The 5 things to know about impeachment
Why is it taking so long?
Who decides the next steps?
How much more evidence is needed?
If there’s one thing Americans have learned from Donald Trump’s impeachment inquiry process thus far, it’s that very few understand how the impeachment process and proceedings work.
Ian Ostrander, assistant professor of political science at Michigan State University, boiled down the complex process into five key things the public should know and understand as a potential impeachment unfolds.
No. 1: There is no process.
Dr. Ostrander focused on the process of the impeachment because it has been so rarely used against presidents that, in fact, there is no process, he said.
“The Constitution was vague on this one, with only broad procedures, so basically each chamber chooses its own rules,” Ostrander said. “We can’t just consider the Constitution but also the precedents which have been few and far between.”
Only three presidents before Trump were subjected to impeachment. Andrew Johnson was the first president to be impeached but was not removed from office. Richard Nixon was about to be impeachment but resigned before the process was complete. Bill Clinton’s impeachment passed the House of Representatives, but he was acquitted during the trial in the U.S. Senate.
“Keep in mind that there is little precedent and that each chamber makes up it’s own rules,” Ostrander said.
No. 2: Each chamber has a key role
The House of Representatives starts the impeachment inquiry and gathers evidence. It then votes on articles of impeachment – this is “being impeached,” Ostrander said. The House can impeach the president with a simple majority of votes.
The Senate hosts the trial of the president and, if they vote to convict, they decide the degree of punishment up to and including removal from office and barring him from future office holding. To convict, the Senate needs a “super majority” of 67 out of 100 votes. This means at least 20 Republican Senators would need to vote in favor of conviction for Trump to be removed from office. The Senate trial is overseen by Supreme Court Chief Justice John Roberts.
No. 3: Impeachment adds power to House oversight
The impeachment process automatically gives the House majority stronger investigative powers and extra influence in the courts.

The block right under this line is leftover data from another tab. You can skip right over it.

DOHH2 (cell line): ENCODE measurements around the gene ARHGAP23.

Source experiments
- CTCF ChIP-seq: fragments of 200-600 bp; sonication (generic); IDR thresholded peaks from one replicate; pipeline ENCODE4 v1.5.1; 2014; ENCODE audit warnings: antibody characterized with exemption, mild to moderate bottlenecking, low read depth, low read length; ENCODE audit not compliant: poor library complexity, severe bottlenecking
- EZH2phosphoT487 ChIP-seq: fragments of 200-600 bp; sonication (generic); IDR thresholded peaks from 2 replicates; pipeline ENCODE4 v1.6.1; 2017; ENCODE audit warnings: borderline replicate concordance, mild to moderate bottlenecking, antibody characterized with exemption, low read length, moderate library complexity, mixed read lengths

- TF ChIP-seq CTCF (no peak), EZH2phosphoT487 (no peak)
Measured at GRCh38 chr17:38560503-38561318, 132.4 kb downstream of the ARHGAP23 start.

“This means the House can use the impeachment powers to investigate matters not directly related to Ukraine,” Ostrander said.
This is also a reason why the Democrats may want to keep the process in the House – to give them more time to investigate any other possibly impeachable offenses.
No. 4: Many articles of impeachment can be considered independently
It is up to the House’s Judiciary Committee to decide the actual articles of impeachment; currently, they are considering whether these should be broadly written or narrow to a single issue. They could issue articles that encompass abuse of power, obstruction of justice in the Ukraine investigation, and even obstruction of justice relating to the Mueller report, Ostrander said.
“So far, we are seeing them going with narrow articles but they could certainly broaden them at any time,” Ostrander said.
Once the committee issues the articles, the House can vote on each article independently. They do not need to be bundled together. This gives the Democrats flexibility to appeal to both the liberal and moderate wings of the party, given them each an acceptable option to support.
No. 5: The Senate trial is political
Senate Majority Leader Mitch McConnell, a Republican, will set the agenda and the schedule. Chief Justice Roberts will preside but a simple majority vote can overrule him on process. There is no standard of evidence for convicting the president.
“No crime necessarily needs to be committed or proven to justify removal from office. This is not a criminal proceeding. He could be removed simply for ‘abuse of office’,” Ostrander said.
After explaining the process, Ostrander pulled out his crystal ball and gave his best prediction of how the impeachment will play out. He expects the House to impeach Trump on a party-line vote. The Senate will hold a “short, pro forma trial with some interesting moments.” In the end, he expects Trump to win the Senate vote easily and stay in office.
But longer term, with so few impeachments in history, he expects the results of this process to be influential on all future proceedings, Ostrander said.
“The decisions made during this process will last for generations and that’s why it matters,” he said. “They are creating precedents for future actions.”